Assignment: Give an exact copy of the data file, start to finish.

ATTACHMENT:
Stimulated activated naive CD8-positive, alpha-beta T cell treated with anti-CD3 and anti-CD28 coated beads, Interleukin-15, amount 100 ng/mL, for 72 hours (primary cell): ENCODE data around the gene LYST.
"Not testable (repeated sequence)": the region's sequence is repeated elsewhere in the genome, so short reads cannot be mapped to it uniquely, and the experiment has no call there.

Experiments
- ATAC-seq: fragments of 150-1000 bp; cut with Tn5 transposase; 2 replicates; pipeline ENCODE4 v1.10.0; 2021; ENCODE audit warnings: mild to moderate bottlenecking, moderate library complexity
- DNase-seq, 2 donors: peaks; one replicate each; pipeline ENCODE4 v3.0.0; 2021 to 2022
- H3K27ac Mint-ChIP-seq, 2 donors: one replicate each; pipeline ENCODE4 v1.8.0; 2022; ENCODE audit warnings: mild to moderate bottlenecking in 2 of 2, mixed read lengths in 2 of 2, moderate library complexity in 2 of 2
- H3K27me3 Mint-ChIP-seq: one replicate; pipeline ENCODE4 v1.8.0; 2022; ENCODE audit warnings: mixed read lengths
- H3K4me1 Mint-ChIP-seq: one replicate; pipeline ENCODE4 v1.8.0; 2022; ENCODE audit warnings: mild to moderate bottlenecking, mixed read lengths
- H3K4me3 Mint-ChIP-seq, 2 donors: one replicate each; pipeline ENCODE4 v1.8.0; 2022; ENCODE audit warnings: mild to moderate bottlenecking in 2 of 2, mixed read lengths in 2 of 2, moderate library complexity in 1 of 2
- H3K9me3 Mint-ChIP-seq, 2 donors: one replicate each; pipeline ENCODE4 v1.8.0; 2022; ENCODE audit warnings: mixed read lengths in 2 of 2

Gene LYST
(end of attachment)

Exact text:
Stimulated activated naive CD8-positive, alpha-beta T cell treated with anti-CD3 and anti-CD28 coated beads, Interleukin-15, amount 100 ng/mL, for 72 hours (primary cell): ENCODE data around the gene LYST.
"Not testable (repeated sequence)": the region's sequence is repeated elsewhere in the genome, so short reads cannot be mapped to it uniquely, and the experiment has no call there.

Experiments
- ATAC-seq: fragments of 150-1000 bp; cut with Tn5 transposase; 2 replicates; pipeline ENCODE4 v1.10.0; 2021; ENCODE audit warnings: mild to moderate bottlenecking, moderate library complexity
- DNase-seq, 2 donors: peaks; one replicate each; pipeline ENCODE4 v3.0.0; 2021 to 2022
- H3K27ac Mint-ChIP-seq, 2 donors: one replicate each; pipeline ENCODE4 v1.8.0; 2022; ENCODE audit warnings: mild to moderate bottlenecking in 2 of 2, mixed read lengths in 2 of 2, moderate library complexity in 2 of 2
- H3K27me3 Mint-ChIP-seq: one replicate; pipeline ENCODE4 v1.8.0; 2022; ENCODE audit warnings: mixed read lengths
- H3K4me1 Mint-ChIP-seq: one replicate; pipeline ENCODE4 v1.8.0; 2022; ENCODE audit warnings: mild to moderate bottlenecking, mixed read lengths
- H3K4me3 Mint-ChIP-seq, 2 donors: one replicate each; pipeline ENCODE4 v1.8.0; 2022; ENCODE audit warnings: mild to moderate bottlenecking in 2 of 2, mixed read lengths in 2 of 2, moderate library complexity in 1 of 2
- H3K9me3 Mint-ChIP-seq, 2 donors: one replicate each; pipeline ENCODE4 v1.8.0; 2022; ENCODE audit warnings: mixed read lengths in 2 of 2

Gene LYST